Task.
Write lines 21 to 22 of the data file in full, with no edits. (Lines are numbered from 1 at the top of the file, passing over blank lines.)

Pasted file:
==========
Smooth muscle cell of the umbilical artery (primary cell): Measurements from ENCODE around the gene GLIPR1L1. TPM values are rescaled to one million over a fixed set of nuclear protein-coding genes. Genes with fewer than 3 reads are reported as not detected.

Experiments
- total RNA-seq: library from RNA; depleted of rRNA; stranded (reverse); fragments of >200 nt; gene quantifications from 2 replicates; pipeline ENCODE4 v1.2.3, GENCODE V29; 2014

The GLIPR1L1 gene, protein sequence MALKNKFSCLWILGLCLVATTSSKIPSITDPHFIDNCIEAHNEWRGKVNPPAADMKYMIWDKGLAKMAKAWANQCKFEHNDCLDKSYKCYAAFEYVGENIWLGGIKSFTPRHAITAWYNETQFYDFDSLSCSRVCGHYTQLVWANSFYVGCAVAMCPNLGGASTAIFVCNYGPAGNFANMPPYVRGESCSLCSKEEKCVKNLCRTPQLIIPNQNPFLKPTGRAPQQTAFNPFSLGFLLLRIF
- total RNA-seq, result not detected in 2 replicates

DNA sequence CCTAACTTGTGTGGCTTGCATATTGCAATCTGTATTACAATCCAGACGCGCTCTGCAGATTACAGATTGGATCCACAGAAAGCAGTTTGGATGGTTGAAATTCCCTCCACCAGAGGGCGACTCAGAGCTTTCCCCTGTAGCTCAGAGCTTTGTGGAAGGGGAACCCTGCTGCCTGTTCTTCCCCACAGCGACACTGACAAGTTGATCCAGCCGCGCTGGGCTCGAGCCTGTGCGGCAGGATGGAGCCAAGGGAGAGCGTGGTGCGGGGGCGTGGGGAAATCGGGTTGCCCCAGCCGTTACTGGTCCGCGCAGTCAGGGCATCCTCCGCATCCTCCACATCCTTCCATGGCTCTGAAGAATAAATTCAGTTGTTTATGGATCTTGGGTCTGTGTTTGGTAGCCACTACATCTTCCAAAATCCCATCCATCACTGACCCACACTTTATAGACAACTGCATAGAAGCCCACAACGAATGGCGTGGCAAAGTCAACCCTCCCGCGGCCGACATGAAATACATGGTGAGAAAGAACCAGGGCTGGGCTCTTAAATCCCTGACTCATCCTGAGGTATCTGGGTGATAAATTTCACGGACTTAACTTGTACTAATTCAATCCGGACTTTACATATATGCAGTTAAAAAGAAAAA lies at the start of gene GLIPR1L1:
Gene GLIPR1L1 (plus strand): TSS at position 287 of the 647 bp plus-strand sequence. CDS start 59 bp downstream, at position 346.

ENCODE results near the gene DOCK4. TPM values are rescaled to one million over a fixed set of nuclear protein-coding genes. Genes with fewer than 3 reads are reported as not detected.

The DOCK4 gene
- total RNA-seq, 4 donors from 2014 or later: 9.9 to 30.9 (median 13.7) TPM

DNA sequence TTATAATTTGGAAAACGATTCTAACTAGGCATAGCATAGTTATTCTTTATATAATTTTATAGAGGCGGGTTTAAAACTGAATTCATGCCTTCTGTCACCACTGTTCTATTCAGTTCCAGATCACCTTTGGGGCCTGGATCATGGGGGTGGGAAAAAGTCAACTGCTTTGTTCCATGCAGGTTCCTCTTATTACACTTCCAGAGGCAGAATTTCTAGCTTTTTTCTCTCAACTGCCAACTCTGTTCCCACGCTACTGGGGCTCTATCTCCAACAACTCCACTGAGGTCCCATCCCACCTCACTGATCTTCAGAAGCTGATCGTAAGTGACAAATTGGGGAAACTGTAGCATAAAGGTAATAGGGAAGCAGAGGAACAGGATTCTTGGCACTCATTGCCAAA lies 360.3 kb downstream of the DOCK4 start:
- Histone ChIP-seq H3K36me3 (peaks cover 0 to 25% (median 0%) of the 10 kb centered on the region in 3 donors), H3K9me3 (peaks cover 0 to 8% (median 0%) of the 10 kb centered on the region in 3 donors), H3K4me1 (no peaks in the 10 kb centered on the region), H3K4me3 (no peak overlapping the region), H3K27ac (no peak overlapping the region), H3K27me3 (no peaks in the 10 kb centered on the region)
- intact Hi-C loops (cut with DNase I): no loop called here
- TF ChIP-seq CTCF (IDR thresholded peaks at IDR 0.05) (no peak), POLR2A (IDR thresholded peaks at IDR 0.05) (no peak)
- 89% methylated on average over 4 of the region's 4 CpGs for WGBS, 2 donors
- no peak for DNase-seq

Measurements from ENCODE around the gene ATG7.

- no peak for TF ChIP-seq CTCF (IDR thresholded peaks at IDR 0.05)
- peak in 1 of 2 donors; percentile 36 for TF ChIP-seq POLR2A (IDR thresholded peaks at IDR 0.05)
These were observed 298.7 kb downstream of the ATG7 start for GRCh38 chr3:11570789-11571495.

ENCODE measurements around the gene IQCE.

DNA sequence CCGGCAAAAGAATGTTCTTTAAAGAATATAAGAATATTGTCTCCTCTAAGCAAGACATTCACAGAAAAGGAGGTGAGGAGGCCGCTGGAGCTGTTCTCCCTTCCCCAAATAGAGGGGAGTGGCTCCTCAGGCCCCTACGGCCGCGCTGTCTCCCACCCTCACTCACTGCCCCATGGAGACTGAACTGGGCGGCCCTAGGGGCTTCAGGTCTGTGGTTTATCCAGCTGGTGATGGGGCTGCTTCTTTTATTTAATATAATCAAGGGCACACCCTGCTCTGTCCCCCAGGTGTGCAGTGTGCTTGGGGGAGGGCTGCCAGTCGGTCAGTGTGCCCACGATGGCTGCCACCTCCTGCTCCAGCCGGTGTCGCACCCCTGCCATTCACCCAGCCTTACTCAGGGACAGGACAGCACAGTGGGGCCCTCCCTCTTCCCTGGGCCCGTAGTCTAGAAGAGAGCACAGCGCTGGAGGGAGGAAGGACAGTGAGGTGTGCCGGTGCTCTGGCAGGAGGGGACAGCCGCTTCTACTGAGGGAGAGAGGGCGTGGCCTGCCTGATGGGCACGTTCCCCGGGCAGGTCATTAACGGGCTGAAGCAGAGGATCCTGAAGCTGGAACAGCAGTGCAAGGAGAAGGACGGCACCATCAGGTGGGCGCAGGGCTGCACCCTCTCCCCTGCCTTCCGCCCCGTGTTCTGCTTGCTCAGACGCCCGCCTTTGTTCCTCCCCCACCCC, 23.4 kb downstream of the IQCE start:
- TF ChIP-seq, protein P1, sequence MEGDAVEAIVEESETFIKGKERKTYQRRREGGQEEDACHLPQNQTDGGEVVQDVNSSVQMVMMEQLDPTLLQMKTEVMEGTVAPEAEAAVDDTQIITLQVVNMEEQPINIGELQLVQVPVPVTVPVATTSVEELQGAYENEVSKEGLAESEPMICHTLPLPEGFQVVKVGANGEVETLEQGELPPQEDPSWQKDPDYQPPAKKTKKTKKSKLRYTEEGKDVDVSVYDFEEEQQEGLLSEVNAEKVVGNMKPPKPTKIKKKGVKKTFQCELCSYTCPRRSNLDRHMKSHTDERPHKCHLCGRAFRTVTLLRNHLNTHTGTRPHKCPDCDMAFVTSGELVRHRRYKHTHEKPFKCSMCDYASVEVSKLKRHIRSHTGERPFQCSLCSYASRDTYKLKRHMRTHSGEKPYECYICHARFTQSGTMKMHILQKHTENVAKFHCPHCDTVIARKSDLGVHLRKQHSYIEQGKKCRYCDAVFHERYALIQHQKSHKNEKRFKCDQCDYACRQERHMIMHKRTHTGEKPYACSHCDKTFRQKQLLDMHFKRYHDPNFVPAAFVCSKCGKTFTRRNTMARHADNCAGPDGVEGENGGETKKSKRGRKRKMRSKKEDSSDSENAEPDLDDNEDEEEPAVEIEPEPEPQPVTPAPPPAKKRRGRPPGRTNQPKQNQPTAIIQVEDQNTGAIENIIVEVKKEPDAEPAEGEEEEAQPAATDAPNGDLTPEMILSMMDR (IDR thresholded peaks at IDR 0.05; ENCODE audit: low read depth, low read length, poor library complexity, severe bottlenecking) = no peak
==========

ENCODE measurements around the gene IQCE.

DNA sequence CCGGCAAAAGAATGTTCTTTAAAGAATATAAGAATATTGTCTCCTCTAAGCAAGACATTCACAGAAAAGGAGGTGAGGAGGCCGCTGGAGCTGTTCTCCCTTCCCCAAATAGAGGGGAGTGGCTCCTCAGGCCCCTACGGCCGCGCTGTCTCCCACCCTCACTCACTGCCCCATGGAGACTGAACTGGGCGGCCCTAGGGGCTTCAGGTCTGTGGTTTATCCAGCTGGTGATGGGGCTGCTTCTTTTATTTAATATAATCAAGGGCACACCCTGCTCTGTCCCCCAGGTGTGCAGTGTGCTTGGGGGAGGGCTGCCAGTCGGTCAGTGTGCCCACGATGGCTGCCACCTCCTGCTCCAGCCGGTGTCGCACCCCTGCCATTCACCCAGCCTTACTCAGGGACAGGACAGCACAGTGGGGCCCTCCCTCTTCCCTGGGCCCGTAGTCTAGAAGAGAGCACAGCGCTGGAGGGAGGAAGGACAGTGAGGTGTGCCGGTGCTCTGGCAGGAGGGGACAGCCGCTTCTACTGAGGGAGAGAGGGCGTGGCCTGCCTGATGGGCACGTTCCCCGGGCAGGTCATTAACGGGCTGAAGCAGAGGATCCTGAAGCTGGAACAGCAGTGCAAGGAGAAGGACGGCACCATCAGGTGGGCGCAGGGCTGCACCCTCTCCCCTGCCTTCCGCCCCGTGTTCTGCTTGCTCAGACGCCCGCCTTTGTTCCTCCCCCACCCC, 23.4 kb downstream of the IQCE start: